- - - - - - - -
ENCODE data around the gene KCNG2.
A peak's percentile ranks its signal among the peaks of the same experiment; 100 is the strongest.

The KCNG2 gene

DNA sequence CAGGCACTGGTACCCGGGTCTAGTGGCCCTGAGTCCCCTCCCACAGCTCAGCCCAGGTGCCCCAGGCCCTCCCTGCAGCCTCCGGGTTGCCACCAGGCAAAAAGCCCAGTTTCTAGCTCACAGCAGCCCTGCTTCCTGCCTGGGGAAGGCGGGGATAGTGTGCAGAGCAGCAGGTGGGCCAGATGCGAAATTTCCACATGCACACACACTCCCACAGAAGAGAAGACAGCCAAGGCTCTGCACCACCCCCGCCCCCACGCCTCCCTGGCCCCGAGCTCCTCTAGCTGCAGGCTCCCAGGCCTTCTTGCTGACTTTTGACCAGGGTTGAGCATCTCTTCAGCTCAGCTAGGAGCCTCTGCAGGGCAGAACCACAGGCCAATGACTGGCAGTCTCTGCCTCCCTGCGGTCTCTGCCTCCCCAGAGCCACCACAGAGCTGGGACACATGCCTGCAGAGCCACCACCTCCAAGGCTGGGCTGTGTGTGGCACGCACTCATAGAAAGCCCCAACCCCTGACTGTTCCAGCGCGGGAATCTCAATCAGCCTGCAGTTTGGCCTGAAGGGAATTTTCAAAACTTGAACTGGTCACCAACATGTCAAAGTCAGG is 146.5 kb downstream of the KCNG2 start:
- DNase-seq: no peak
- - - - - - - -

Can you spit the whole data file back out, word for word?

ENCODE data around the gene KCNG2.
A peak's percentile ranks its signal among the peaks of the same experiment; 100 is the strongest.

The KCNG2 gene

DNA sequence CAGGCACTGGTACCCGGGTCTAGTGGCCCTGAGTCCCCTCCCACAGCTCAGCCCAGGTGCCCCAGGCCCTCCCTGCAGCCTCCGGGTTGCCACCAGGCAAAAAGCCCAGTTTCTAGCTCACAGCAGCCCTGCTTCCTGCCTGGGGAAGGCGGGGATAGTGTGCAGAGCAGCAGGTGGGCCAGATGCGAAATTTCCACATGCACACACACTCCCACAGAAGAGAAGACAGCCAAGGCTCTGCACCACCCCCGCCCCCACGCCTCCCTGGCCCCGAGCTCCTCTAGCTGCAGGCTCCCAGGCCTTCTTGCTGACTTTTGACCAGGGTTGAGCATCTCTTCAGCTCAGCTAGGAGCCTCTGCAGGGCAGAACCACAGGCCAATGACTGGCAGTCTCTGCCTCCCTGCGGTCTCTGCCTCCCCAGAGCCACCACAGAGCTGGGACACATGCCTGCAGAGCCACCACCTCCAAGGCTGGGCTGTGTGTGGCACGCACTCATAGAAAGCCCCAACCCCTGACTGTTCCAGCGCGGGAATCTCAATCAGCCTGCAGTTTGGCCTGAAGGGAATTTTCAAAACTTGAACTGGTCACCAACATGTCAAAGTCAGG is 146.5 kb downstream of the KCNG2 start:
- DNase-seq: no peak